Deki loans give Edah the power to set up three businesses and look after the welfare of her family.
Meet Edah. She is defying the role of women in the rural communities of Malawi. With two thriving grocery stores and a third about to open, she is now the main breadwinner for the household and makes all the financial decisions. She supports her own three children as well as her mother. Edah also adopted her sister’s two children, after she sadly passed away.
However, life was not always like this for her. Three years ago Edah relied on her husband for the household income. As with many women in Malawi, she was not able to decide how the money should be spent. Her role was to raise the children, cook, clean and farm a small plot of land of basic crops such as cassava and maize for the family to eat. Her home had no basic provisions and the family slept on the dirt floor.
Every morning she would wake at sunrise and work on her land for a few hours, before returning to take care of her children. At 10am she would return to the fields until 3pm. With sunset at 6pm, no electricity and a day of back-breaking labour, she and her family were soon asleep. With her husband’s income small and unsteady, Edna was powerless to make the best decisions for her small children even though she was working up to 80 hours a week.
However, all of this changed with a micro-finance loan, provided by DEKI. Edah applied for a loan of £240 to open a grocery shop in her village. She knew this would be a good idea, as there were no small shops selling goods such as toiletries, soft drinks, sugar, and salt in the area. Amazingly, Edah did so well that she was able to pay back her loan within four months. She then re-applied for a second loan of £240 to set up another shop.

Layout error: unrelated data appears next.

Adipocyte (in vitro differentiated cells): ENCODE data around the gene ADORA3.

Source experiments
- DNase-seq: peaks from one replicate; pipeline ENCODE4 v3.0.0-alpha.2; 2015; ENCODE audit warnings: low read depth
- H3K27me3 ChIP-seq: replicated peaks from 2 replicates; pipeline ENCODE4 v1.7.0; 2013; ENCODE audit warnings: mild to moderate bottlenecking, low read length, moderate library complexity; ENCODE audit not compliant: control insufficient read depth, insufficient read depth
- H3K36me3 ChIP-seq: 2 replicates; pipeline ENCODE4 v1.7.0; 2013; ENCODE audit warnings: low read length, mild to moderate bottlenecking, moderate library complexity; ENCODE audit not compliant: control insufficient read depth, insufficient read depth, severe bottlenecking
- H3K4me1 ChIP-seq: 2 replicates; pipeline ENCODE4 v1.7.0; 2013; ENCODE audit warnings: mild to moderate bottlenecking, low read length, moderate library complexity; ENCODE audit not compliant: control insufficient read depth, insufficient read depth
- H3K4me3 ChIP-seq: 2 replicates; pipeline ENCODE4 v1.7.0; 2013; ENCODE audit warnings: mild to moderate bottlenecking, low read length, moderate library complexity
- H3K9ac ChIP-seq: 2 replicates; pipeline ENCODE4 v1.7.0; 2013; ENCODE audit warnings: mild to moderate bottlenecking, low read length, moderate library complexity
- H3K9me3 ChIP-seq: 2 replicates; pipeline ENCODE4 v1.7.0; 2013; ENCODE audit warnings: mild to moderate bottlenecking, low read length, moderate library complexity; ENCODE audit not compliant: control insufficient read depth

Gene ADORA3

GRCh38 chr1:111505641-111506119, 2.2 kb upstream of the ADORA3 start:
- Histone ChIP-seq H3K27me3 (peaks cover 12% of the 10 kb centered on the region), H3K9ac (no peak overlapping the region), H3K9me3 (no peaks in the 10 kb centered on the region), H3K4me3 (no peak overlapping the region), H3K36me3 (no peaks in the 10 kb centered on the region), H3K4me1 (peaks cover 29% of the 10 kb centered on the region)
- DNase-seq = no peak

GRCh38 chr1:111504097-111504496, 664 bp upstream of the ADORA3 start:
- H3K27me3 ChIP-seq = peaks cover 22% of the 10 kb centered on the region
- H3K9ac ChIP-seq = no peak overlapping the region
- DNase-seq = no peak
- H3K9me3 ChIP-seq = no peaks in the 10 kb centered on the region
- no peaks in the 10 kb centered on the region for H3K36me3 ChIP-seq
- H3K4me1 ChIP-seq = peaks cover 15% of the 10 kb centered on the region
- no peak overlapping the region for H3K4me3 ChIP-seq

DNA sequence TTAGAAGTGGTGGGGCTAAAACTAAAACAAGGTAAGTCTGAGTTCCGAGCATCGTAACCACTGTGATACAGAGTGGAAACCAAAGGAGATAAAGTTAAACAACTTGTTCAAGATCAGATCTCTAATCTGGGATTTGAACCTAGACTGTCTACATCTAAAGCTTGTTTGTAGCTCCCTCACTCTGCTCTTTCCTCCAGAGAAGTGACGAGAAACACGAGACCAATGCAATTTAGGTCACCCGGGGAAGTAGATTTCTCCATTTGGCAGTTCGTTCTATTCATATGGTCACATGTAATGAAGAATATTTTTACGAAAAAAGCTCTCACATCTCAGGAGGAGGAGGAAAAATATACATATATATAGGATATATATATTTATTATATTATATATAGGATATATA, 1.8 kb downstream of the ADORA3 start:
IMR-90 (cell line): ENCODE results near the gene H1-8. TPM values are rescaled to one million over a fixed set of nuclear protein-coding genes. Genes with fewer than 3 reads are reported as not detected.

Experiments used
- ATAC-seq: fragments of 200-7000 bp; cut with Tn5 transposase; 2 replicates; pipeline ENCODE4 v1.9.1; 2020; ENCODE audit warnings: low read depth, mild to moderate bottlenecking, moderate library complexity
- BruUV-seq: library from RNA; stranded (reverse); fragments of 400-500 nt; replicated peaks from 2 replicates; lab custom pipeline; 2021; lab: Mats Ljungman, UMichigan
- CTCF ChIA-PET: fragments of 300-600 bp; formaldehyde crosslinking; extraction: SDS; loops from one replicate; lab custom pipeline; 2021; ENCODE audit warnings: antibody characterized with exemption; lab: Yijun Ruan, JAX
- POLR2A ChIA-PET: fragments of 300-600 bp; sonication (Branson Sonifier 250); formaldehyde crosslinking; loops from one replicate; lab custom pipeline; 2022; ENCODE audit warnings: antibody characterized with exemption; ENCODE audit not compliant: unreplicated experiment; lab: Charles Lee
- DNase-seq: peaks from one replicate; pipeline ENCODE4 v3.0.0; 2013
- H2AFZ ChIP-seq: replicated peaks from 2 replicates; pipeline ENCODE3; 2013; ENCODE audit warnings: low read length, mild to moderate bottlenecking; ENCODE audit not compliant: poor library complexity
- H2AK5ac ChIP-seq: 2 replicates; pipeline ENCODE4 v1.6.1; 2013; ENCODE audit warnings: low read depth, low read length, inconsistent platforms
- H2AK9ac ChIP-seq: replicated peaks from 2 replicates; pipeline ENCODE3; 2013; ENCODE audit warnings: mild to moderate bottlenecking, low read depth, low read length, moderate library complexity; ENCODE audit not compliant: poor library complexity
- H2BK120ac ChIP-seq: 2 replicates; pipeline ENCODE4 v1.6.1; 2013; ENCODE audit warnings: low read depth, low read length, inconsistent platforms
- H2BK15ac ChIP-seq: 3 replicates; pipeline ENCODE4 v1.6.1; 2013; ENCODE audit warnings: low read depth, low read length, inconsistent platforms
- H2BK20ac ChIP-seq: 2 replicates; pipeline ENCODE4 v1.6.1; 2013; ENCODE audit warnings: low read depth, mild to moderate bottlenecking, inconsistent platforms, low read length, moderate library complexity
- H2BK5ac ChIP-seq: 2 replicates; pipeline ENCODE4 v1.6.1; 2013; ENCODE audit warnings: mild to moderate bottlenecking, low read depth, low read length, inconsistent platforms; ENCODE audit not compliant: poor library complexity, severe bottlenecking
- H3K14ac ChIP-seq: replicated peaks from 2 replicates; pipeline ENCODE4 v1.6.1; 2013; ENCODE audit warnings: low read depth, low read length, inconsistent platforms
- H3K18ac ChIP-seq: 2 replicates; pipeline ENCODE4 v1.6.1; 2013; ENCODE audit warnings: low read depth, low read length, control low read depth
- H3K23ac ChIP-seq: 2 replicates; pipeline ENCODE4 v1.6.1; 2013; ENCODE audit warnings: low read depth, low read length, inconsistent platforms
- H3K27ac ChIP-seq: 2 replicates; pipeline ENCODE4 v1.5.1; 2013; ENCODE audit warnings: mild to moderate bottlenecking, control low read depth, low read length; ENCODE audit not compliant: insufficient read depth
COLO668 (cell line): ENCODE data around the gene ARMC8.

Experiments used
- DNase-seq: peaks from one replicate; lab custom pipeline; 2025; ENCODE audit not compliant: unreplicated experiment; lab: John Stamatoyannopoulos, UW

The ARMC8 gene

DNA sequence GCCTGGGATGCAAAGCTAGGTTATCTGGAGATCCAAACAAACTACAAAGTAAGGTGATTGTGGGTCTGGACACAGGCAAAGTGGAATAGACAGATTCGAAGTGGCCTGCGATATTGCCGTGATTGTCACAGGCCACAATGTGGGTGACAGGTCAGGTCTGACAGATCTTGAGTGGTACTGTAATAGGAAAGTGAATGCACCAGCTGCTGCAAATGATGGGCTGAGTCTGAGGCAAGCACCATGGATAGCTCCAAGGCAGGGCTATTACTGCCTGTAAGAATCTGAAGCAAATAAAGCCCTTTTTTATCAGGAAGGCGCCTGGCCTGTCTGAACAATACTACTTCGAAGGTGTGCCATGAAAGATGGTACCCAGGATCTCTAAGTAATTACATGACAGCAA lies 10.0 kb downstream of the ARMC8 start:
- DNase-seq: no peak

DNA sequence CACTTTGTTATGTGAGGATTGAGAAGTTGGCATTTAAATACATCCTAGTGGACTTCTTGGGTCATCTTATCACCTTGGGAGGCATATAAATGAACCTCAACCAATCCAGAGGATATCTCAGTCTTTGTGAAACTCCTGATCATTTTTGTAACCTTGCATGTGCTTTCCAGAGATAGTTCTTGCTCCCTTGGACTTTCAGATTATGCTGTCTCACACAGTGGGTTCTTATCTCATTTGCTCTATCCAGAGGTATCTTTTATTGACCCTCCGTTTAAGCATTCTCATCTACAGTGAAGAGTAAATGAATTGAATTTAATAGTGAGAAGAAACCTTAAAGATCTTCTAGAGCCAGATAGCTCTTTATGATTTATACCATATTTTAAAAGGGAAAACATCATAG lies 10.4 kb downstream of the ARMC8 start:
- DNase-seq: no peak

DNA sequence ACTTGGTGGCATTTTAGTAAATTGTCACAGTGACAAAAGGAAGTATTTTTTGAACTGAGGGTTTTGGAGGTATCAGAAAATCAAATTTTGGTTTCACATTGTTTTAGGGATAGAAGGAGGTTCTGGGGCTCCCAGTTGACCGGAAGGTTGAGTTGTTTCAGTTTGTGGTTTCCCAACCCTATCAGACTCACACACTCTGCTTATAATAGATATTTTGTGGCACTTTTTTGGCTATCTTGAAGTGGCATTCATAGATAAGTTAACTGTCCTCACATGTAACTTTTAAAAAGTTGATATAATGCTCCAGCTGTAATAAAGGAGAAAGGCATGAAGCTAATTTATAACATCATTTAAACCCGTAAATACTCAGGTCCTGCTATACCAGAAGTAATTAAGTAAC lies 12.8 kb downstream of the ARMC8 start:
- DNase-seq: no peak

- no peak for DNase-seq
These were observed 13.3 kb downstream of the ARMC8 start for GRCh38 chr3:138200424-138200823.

“Something small can really result in a big impact” says Edah when asked about what micro-finance means to her.
As a result of the income from her shops, Edah has been able to become a member of the Lund Female Village Bank. This village bank enables women in her area to work in groups to save money and provide loans to other women with excellent business ideas like hers. Asked about this venture she says:
‘We are empowered businesswomen dealing with finance. Women here are not respected. They are seen to only be mothers. Our husbands are expected to be in charge. However, if you give women the chance they will thrive. If a woman has the opportunity to set up her own business and achieve financial independence, you will ensure that change happens that benefits her children and the future of a community.
Importantly for Edah she is now in control of her family’s welfare.
‘I can make the decisions. I no longer have to rely on my husband. I am respected and he now trusts my judgement. He has even started working at one of my shops. I tell him how we will spend the money. I am paying for all my children to attend school and have even given a loan to my sister-in-law to help her start a business.’
Her future plans? Well, why stop at three businesses?! Edah wants to set-up a hardware shop, a restaurant and build a new house for her family.
We’re pretty sure that it will be the ‘house that Edah builds’.